NFL kickoff rule change brings records

Lost among all the offseason commotion due to the NFL lockout was a controversial rule change.  The league’s competition committee voted to move the kickoff spot up from the 30-yeard line to the 35, in the hopes of reducing the number of serious injuries.

Pundits cried that this would result in a big increase in touchbacks (thus removing excitement from the game), and Patriots head coach Bill Belichick even theorized that the league was looking to eliminate the kickoff altogether.

After Week 1, touchbacks were indeed up, with nearly 52% of the kickoffs resulting in touchbacks, up substantially from the 18% in 2010’s first week of games.  This must have resulted in sheer boredom on special teams, right?

Not so fast. In fact, quite the contrary.

The week saw three kicks returned for touchdowns of 100 yards or more, tying an NFL record − 108 yards by the Packers’ Randall Cobb (tying an NFL record), 103 yards by the Vikings’ Percy Harvin and 102 yards by the 49ers’ Ted Ginn Jr.  In additions, many more teams were willing to let their returners run it out from the end zone – resulting in an average kick return of 26.8 yards, also up from last year.

But given the increased number of touchbacks, that means most offensive droves start from a team’s own 20-yeard line.  This would result in more punting and less scoring, right?  Again, a pleasant surprise − five punts were returned for touchdowns, making the combined 8 kick return touchdowns the most in a single week, another NFL record.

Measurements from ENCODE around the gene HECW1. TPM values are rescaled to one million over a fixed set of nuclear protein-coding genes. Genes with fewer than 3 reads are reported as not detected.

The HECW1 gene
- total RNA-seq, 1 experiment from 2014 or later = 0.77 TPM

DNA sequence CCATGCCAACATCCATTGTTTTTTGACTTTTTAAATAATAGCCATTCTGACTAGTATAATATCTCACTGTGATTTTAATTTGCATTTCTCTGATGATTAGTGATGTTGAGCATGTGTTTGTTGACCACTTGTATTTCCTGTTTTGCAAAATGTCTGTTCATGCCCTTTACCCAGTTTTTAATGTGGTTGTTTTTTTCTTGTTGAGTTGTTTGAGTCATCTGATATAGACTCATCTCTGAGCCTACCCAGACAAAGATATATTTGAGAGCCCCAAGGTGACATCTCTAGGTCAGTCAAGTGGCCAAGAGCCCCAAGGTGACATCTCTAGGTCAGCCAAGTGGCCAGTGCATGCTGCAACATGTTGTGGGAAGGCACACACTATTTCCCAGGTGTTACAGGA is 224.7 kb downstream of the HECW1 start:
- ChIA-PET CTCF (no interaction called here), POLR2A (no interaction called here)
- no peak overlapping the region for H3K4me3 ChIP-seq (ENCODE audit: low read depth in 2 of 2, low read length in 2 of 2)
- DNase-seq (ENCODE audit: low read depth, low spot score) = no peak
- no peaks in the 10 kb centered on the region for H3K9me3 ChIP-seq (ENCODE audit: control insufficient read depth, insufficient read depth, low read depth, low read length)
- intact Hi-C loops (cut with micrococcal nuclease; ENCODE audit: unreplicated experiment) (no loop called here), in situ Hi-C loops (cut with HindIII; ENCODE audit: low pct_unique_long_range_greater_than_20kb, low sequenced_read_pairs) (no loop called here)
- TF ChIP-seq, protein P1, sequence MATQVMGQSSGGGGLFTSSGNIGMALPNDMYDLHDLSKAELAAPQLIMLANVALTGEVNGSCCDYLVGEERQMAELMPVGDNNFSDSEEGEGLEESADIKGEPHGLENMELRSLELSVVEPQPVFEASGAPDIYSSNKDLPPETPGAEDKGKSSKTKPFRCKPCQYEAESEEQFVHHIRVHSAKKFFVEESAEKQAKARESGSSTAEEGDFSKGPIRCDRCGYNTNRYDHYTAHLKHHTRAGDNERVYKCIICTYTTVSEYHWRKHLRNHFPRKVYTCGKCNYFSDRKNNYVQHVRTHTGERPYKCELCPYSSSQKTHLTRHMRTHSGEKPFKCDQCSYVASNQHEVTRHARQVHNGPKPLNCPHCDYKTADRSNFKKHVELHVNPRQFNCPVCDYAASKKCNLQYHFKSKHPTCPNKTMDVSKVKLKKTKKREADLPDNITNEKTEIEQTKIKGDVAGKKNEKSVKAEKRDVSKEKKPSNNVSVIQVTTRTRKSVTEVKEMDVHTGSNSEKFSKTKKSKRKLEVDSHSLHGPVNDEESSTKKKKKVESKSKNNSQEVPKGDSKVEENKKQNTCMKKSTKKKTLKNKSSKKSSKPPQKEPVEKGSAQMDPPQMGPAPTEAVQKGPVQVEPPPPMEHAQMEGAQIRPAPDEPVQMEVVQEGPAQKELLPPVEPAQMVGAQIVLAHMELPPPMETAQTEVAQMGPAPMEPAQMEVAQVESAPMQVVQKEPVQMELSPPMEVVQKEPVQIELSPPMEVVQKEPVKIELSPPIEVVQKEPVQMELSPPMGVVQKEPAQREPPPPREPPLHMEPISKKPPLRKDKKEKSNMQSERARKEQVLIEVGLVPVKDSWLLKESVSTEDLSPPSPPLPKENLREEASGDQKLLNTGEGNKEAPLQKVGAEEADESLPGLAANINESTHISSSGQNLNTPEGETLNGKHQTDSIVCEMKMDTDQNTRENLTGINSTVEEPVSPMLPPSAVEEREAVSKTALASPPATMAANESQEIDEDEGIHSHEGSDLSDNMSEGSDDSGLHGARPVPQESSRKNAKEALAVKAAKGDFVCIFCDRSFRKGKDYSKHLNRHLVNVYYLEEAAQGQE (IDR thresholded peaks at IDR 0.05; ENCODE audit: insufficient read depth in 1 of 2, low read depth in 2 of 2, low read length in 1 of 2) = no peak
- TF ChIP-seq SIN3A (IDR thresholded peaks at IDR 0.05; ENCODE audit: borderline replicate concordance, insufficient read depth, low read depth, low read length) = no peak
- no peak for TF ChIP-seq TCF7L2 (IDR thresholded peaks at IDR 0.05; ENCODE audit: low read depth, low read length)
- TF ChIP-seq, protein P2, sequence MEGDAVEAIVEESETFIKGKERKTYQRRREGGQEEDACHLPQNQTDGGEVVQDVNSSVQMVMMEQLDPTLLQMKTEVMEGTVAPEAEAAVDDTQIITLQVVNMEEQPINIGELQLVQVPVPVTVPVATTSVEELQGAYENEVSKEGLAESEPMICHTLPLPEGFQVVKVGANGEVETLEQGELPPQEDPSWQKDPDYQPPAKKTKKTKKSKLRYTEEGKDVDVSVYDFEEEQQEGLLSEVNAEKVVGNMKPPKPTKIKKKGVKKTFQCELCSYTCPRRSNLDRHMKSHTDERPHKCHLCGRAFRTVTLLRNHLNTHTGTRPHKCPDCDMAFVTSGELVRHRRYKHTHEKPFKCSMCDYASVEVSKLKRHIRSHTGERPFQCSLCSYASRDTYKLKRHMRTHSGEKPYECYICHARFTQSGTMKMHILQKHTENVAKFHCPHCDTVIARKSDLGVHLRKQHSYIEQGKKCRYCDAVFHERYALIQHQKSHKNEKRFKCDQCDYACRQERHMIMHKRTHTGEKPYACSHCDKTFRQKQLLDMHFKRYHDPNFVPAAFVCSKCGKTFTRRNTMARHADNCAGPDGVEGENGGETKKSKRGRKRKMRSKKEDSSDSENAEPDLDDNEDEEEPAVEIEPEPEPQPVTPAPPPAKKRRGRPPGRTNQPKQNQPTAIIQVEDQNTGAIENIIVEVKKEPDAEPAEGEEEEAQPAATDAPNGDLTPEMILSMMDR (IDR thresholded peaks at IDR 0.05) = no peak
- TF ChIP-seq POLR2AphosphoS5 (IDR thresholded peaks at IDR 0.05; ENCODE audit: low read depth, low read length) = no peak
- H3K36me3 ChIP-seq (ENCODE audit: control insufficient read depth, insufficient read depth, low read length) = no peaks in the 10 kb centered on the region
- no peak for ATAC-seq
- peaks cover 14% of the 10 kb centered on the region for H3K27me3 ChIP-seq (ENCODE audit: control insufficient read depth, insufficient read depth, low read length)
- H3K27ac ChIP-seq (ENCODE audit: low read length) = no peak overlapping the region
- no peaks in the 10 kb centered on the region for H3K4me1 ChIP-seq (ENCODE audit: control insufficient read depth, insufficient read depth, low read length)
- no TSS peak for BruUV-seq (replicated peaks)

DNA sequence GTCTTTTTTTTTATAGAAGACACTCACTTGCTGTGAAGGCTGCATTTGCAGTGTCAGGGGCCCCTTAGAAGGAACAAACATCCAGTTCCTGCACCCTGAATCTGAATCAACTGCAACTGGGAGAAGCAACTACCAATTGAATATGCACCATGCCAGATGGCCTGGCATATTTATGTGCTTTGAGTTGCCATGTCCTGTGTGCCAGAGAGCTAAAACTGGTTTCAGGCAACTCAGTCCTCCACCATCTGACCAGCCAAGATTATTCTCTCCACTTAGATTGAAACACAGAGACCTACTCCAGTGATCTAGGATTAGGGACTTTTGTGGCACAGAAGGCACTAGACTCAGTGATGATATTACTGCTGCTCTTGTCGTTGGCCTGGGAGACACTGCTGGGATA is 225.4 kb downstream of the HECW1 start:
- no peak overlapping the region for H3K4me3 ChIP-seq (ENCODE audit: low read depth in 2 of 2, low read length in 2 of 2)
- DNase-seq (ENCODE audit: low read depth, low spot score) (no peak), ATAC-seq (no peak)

To be fair, this was only one week, and a number of factors helped.  First, there was no inclement weather for any of the games, and temperatures were mild.  Second, the shoddy special teams play (poor tackling, etc.) could also be attributed to the lockout, thanks to reduced practice time.  Finally, if teams are going to pay their kick returners well, they sure don’t expect them to take a knee in the end zone.

On the flip side, as the weather gets cooler and more inclement, expect the number of touchbacks to decrease some.  And the kick return coverage should improve as some of the younger, less experienced players get more experienced and actually learn how to tackle in the next few weeks.

Moral of the story?  Don’t listen to the “experts” – the excitement that kickoffs bring to the game isn’t going anywhere.

Used with permission of the author.

Chris Lardieri runs the “West Coast View” column for Sports Climax. A veteran to the keyboard, Chris also covers the Los Angeles Dodgers for Examiner.com and has written about Major League Baseball for Inside Edge, a scouting company that provides content to ESPN Insider and Yahoo Sports. Follow Chris on Twitter for more sports observations.

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